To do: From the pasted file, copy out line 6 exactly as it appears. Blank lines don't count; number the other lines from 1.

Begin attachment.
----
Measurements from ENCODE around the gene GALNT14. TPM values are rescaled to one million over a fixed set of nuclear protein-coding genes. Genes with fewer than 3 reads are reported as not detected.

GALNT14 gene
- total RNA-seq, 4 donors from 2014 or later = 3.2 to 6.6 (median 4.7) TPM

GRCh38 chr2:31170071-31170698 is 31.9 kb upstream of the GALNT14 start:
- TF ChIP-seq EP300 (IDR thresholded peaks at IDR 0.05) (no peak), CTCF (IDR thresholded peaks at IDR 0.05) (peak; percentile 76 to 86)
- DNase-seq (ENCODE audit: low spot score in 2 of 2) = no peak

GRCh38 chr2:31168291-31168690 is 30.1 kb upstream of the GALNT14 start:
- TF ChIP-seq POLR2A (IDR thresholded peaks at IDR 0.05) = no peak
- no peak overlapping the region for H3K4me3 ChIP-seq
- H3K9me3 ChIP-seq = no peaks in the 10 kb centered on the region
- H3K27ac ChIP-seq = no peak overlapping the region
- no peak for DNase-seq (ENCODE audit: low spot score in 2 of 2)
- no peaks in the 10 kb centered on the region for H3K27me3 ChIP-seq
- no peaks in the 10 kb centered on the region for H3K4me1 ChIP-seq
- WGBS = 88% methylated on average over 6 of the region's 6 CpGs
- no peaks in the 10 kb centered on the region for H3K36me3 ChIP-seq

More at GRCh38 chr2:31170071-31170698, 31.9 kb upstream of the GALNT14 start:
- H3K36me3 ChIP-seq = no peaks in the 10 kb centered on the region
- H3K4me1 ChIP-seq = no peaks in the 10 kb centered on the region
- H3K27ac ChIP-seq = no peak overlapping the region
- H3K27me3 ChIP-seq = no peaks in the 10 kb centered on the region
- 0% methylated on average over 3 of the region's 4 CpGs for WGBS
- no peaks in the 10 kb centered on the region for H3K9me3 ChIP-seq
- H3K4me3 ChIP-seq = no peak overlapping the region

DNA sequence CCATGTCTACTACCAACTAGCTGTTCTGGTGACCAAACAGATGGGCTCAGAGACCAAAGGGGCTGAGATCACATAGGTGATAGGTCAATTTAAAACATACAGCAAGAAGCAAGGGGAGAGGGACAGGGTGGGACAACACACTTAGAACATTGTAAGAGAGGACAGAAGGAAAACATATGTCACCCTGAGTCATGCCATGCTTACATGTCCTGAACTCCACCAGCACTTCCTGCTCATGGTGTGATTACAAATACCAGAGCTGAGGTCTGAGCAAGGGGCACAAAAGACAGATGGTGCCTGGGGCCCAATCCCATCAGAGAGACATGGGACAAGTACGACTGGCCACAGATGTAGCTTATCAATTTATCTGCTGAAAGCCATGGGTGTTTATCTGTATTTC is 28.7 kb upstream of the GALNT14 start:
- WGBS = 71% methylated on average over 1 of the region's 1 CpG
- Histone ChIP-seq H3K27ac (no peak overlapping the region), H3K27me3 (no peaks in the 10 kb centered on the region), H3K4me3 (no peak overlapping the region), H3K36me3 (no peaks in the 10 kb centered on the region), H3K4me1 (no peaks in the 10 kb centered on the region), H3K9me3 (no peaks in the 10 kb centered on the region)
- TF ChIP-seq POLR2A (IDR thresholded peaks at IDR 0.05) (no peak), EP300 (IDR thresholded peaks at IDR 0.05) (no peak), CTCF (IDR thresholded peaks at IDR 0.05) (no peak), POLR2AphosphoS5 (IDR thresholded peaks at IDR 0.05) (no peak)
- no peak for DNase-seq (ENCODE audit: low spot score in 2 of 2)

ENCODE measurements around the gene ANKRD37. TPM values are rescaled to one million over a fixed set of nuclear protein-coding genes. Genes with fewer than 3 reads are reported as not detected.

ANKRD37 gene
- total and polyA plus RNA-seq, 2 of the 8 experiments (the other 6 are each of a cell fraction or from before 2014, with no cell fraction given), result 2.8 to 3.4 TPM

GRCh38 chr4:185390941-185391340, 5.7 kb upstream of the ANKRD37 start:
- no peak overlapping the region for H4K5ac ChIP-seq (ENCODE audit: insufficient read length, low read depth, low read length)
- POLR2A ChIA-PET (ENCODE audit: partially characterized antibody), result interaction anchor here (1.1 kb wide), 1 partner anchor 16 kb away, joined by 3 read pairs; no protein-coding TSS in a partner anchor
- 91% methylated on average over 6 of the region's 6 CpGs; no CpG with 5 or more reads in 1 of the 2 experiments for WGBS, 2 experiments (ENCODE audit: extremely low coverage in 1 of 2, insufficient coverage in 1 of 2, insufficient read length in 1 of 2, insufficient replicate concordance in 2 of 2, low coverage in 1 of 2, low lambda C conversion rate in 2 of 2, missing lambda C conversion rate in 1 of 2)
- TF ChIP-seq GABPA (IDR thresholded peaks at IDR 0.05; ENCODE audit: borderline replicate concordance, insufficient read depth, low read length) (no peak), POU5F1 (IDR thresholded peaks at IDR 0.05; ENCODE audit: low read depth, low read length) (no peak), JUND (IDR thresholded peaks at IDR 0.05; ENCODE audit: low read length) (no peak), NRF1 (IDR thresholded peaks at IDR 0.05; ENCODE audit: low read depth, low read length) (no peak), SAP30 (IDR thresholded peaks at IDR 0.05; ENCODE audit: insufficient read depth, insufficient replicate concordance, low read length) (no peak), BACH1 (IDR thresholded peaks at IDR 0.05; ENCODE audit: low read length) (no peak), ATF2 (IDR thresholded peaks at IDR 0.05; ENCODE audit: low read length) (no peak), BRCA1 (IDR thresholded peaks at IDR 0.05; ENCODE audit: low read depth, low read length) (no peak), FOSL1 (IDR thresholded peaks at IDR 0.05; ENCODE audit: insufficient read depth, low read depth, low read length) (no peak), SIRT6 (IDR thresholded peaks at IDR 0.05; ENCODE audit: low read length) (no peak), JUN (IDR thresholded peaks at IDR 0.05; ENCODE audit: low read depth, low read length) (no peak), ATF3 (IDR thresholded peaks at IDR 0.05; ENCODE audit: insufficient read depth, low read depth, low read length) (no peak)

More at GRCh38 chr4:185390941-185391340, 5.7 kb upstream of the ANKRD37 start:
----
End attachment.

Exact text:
- DNase-seq (ENCODE audit: low spot score in 2 of 2) = no peak